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  1. #1
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    Question What stops a 1"-2" sandbed from crashing?

    Everybody seems to be getting away from DSB's because of a potential "crash"and are now suggesting to use only 1"-2" sandbed. Why is this? Wouldn't a shallower sandbed reach it's saturation point quicker and hence "crash" quicker? Is a 2" sandbed not enough to create anaerobic areas? Doesn't a DSB offer better filtration? If not a DSB why not just go bare bottom or use a satellite sandbed that you can replace on a regular basis? :banghead: It's hard to keep up with the flavor of the month. I'd like to keep the next tank up for years so I'd like to make the right choice. I'm honestly leaning towards a bare bottom with a sandbed and macro in the sump. Any suggestions/opinions would be great.:idea: :banghead:

  2. #2
    Senior Member reefmutt's Avatar
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    the shallower bed isn't deep enough to build up hydrogen sulphide because it stays better oxygenated.
    There is no hard evidence that a dsb will crash eventually, but there is no doubt that a sand bed will eventually need an overhaul of some sort.. If you can do your dsb or plenum in a sump, there is no question in my mind that the sump system is the best way to go.
    Matt.

    Old system torn down to make a playroom.. planning a 62x42x28 high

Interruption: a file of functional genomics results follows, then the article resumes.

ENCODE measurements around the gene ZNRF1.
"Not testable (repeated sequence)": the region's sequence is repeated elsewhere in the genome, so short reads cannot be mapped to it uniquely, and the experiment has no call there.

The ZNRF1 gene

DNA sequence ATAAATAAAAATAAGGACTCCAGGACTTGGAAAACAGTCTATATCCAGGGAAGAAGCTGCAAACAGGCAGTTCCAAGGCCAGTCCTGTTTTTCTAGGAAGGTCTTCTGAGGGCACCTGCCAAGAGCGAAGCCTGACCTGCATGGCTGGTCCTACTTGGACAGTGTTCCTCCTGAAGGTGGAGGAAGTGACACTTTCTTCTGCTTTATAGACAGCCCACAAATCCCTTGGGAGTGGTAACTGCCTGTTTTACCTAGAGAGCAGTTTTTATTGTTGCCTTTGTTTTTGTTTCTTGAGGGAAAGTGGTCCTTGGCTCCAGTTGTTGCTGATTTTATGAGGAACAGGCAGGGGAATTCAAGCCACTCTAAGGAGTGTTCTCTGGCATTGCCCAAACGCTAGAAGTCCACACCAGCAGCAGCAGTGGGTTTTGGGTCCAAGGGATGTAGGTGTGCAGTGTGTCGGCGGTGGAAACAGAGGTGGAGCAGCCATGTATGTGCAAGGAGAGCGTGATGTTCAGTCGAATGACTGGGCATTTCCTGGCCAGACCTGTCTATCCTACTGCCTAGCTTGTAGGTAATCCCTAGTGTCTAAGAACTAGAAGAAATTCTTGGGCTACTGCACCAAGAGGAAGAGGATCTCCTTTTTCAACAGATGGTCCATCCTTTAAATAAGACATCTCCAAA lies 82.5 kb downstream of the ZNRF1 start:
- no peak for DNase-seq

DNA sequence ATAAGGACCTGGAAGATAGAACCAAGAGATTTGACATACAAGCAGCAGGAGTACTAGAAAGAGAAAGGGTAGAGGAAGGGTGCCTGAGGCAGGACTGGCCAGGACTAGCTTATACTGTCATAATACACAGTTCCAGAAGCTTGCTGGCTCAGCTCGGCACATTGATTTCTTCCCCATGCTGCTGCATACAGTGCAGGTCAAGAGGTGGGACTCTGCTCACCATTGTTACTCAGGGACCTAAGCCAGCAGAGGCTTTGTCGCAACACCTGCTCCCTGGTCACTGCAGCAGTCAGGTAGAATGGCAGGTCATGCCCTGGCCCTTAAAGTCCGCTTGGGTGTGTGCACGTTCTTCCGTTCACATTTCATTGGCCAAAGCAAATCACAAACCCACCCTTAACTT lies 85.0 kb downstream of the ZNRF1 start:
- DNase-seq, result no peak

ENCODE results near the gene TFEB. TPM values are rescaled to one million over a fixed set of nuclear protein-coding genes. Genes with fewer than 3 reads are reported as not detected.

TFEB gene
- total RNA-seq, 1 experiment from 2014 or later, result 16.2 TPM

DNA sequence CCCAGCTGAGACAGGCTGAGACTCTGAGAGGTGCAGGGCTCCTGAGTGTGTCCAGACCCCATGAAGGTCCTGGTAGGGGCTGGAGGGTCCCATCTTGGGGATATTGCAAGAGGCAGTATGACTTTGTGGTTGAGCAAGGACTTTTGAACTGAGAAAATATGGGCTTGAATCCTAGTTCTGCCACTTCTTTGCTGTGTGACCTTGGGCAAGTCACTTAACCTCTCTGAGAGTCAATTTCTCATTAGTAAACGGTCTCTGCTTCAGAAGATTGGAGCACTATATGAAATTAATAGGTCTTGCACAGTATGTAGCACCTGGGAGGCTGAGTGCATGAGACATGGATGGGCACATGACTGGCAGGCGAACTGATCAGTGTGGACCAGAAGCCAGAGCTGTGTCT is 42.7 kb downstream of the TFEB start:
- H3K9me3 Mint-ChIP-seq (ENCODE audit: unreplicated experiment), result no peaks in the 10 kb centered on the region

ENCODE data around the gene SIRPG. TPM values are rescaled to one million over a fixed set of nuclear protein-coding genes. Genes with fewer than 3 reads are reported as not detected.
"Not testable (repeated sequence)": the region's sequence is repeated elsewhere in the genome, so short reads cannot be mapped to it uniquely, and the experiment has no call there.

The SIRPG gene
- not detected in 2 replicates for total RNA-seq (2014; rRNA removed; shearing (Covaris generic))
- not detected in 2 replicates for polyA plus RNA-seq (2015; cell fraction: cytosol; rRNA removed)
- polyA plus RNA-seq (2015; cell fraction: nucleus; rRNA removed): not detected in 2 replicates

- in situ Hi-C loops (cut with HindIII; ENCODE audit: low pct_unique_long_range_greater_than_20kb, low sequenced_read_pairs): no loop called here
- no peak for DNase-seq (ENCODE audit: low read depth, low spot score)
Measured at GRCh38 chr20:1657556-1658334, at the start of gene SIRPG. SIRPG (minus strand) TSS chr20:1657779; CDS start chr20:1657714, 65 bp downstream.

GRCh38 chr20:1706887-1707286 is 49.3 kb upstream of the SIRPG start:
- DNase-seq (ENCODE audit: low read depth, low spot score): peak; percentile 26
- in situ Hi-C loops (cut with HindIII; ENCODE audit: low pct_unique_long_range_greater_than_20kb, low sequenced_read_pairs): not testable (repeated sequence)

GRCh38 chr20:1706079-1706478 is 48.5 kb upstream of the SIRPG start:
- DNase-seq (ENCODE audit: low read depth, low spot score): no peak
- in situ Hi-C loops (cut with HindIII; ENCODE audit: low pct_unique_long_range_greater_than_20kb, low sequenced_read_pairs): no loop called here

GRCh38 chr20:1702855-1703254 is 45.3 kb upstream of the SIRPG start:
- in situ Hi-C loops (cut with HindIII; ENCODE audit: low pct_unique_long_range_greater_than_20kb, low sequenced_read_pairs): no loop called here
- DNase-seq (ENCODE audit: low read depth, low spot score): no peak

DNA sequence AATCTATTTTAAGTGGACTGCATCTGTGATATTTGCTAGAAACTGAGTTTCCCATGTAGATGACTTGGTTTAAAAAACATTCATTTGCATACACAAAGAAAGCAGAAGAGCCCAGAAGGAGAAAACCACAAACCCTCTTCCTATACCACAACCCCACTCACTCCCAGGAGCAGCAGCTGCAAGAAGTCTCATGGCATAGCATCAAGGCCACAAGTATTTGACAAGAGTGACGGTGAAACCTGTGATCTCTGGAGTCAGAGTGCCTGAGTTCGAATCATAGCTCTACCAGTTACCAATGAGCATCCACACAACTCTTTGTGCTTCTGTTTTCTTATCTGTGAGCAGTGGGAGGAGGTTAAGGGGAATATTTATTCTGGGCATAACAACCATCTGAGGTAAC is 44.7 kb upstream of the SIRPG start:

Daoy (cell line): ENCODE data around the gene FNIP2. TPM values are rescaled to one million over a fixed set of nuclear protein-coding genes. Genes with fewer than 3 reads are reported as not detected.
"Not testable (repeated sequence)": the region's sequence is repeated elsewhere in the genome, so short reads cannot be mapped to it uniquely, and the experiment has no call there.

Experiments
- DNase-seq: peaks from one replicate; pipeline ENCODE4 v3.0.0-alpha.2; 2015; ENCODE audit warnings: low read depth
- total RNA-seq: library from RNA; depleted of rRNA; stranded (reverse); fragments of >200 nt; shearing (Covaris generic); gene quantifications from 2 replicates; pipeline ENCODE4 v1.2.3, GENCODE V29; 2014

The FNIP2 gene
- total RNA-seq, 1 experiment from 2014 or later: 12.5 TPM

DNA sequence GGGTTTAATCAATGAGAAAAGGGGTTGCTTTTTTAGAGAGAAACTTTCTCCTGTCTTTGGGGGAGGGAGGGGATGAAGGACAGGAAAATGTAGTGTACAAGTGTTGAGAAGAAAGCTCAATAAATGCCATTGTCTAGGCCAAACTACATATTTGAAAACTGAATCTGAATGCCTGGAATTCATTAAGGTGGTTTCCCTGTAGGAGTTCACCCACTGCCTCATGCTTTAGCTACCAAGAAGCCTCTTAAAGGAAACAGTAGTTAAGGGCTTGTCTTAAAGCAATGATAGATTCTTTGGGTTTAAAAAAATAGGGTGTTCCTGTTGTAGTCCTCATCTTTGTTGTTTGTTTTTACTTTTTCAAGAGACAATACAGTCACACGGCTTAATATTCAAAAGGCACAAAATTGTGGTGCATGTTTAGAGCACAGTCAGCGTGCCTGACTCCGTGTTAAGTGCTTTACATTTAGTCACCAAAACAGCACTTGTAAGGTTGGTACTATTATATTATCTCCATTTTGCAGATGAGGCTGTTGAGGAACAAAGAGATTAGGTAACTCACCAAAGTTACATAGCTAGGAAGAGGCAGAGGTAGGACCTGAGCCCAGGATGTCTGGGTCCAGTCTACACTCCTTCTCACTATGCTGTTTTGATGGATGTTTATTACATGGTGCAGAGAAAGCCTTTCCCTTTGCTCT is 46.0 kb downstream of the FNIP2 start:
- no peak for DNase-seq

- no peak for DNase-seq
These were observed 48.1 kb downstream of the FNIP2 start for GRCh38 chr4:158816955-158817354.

3. #3
    Senior Member MalHavoc's Avatar
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    Generally, no, a 1-2" sandbed is not deep enough to create the anoxic layers where toxic gases like hydrogen sulfide accumulate.

    The problem with satellite sandbeds is that if you replace them, you've got a month or so to go before they are fully up and running. The concept is an interesting one - unplug your sandbed at the first sign of trouble. But when you do that, there goes all the nutrient processing ability along with it. Since sandbeds don't turn on instantly, a new one won't immediately process at the same level. So, for a while you're fighting with nutrients.

    My next tank will be essentially bare bottom. Perhaps an inch or so, on average, just for looks. A refugium full of live rock and a nice macro like chaetomorpha will do nicely. I'm planning on having close to 6000 GPH worth of current in a 4 foot tank anyway, so a 4" layer of sand just isn't going to work out very well.
    Jason Nugent
    http://malhavoc.homeunix.com/
    ReefCentral Admin

    180 gallon Oceanic with Lifereef Sump, 33 gallon with VHO, 20 gallon frag tank with MH

  4. #4
    Senior Member reefmutt's Avatar
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    With an inch or so of established sand in the main tank, a sump redo wouldn't be the end of the world. Using some old sand in the new bed would also help speed up the maturation process. Obviously if you can fit two sumps, you are set up perfectly. That way you could encorporate a plenum as well as a dsb and/or a refugium with algea and always have a backup bed running, as well as having a great amount of bio diversity in terms of nutrient processing ability
    Matt.

    Old system torn down to make a playroom.. planning a 62x42x28 high

  5. #5
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    I will be doing a plenum in a remote location (part of the sump system) that can be isolated if need be. I am also building it in a fashion that will allow sections of the bed or the entire bed to be removed at any time. It will be done in modulars that fit together like 1 layer of 2 to 3 inch high hollow blocks. I am about 75% done building it and will post some PICs of it when it is done.
    Rob

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